"David, did you write a song today?"
Whenever Johnny Cash would come around to visit the band working with his stepdaughter, Carlene Carter, that's the question The Man In Black would pose to lead guitarist David Holt. He never asked the other band members. Cash must have seen something in the young West Texas guitar hotrod, because even though David hired on to play lead guitar for Carlene, he'd always been writing on the side, trying to maintain the discipline Johnny Cash knew was the path to great songwriting.
Over a decade down the road, David Holt has finally got around to doing something about it, combining his surprisingly seasoned songwriting skills with his trademark blazing twang to roll out PERPETUAL MOTION, an eye-opening, ear-pleasing collection of songs 25 years in the making.
Born in Dallas, raised in Lubbock, and nurtured in Austin, David Holt came into the rock and roll game with all the right genes. He quickly earned his spurs as a guitarslinger and relentless road dog including extended stints with Jesse Taylor, Rosie Flores, Carlene Carter, Joe Ely, the Mavericks, and Bill Carter, and gigs with Jimmie Dale Gilmore, Butch Hancock, Lou Ann Barton, Billy Joe Shaver, the Sexton Brothers, and the Supernatural Family Band. "There were a lot of years that I was home no more than a week or ten days," he says.
Each and ever stop along the way has rubbed off.
"With Jesse, I was learning Freddie King. When I started playing with Rosie Flores, I learned Pete Anderson's parts. My first gig with Carlene Carter was the Grand Ole Opry, it was all about figuring out Albert Lee and James Burton. With Joe Ely, I had to learn David Grissom and Jesse Taylor. When I played with Bill Carter & the Blame, I had to learn Stevie and Jimmie Vaughan."
Long time friends, Bill Carter and his wife, Ruth Ellsworth, (Stevie Ray Vaughan's collaborators) who have co-writing credits on a majority of the songs on the album, have long been a constant encouragement to David to write songs as often as possible.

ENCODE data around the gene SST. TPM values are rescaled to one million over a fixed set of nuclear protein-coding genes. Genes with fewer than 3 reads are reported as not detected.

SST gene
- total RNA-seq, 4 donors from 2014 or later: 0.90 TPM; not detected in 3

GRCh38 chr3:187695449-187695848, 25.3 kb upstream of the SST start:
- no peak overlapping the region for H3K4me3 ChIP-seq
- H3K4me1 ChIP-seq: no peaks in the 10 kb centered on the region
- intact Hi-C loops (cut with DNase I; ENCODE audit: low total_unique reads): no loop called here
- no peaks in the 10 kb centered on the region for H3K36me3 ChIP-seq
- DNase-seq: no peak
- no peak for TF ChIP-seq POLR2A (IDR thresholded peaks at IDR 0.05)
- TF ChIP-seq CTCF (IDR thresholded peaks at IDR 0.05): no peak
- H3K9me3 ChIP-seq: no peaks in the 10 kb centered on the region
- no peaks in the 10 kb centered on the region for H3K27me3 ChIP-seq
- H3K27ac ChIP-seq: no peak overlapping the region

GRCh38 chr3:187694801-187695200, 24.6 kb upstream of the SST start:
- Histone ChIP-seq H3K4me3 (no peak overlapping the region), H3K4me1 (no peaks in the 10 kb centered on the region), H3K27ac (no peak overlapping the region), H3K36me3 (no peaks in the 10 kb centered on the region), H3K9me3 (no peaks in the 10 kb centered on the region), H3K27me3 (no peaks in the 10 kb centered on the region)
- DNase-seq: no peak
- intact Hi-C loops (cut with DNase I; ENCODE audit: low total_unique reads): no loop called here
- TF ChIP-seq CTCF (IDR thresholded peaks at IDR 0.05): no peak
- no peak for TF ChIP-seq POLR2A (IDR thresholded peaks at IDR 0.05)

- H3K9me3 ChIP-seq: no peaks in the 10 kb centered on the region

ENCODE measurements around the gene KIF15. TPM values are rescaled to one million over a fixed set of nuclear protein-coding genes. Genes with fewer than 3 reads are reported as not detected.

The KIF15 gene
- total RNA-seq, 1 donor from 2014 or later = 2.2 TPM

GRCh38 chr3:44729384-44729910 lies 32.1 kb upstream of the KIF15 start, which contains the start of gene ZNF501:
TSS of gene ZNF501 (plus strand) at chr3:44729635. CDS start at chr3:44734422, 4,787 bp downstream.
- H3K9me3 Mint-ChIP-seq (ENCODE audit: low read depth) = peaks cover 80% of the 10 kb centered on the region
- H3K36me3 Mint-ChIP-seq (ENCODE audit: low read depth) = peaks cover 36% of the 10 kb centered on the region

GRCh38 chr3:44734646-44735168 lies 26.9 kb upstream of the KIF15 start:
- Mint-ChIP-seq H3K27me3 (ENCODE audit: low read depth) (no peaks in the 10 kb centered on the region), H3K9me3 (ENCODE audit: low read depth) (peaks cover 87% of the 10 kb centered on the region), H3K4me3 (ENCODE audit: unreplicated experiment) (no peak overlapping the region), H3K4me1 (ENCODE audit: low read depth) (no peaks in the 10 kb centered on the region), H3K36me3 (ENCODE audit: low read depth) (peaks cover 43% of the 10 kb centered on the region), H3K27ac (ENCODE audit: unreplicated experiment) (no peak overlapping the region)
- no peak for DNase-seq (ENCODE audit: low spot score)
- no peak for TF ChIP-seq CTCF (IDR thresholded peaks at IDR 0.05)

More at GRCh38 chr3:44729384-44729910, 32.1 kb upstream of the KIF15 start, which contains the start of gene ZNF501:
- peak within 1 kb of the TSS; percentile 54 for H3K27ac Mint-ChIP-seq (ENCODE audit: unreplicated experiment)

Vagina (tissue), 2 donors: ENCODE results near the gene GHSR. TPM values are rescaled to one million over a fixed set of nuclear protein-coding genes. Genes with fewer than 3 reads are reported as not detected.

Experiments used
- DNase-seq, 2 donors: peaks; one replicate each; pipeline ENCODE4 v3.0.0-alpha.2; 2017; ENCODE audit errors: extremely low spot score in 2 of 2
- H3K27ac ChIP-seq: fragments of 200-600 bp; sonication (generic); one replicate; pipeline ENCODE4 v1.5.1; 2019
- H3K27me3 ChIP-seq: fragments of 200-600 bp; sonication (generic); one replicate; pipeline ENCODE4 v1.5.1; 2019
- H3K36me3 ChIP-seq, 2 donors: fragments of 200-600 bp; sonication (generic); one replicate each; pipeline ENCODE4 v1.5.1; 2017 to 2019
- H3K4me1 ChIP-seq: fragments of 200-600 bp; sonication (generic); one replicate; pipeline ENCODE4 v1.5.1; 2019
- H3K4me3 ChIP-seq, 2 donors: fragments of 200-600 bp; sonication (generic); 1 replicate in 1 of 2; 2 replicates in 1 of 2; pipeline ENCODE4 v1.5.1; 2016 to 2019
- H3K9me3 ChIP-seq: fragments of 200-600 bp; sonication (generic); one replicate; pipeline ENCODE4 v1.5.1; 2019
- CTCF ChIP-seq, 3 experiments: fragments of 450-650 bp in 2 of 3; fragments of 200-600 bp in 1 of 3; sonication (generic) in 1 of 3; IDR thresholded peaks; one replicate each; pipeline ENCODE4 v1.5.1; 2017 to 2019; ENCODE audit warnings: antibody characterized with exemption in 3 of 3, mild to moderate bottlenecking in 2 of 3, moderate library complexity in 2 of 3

While Bill and Ruth were an essential part of David's songwriting development, the rest comes from many years of lengthy tour schedules, as well as countless nights in Austin night clubs, such as blues empresario Clifford Antone's "Home of the Blues", where he witnessed living legends like Albert King, Albert Collins, Buddy Guy, and Hubert Sumlin on a weekly basis.
From conversations with country music legend Merle Haggard on his tour bus to stage time with Bruce Springsteen in Dublin, Ireland while touring with Joe Ely, to face time with The Man in Black himself and the British pub rock hero Nick Lowe, Holt's influences read like a Who's Who of Hitmakers.
He finally bailed from the road grind five years ago following the breakup of Storyville, the hometown supergroup that included Stevie Vaughan's Double Trouble rhythm section and fellow hometown six-string fireball David Grissom, twice voted Austin's Band of the Year, as well as winning a slew of other music awards.
After adjusting to staying in one place for just a little while, he got busy building a band to record his songs. Bassist Mark Andes brought all the street cred a player ever needed with a resume that included stretches with the original Spirit, Jo Jo Gunne, Firefall, Heart, Stevie Nicks, Dan Fogelberg, and Joe Walsh. Drummer Tommy Taylor played on the first Austin single to go platinum, Christopher Cross' "Ride Like the Wind" and with guitar virtuoso Eric Johnson--artists with 7 Grammy awards between them. B-3 and Wurlitzer organist Spooner Oldham wrote or co-wrote several Southern soul classics, among them "I'm You're Puppet", "Sweet Inspiration", "It Tears Me Up" and "Cry Like A Baby". Tommy Spurlock, who has played with Rodney Crowell, Roseanne Cash, and Jon Wayne, added steel guitar fills. Austin originals Will Sexton and Kacy Crowley were recruited to add vocals.
He either wrote or co-wrote eight tunes and covered the Carter-Ellsworth composition "Roadblock" and Nick Lowe's "Fool Who Knows."
"I wanted to take all the different guitar styles and re-visit those influences of the past 25 years and melt it down onto one record. Think of it as a life's work in progress." David says.
Better yet, think of PERPETUAL MOTION as one of the finest Made-In-Austin recordings to blow out of the chute in a long, long time. Then quit thinking and get ready to rock.
JOE NICK PATOSKI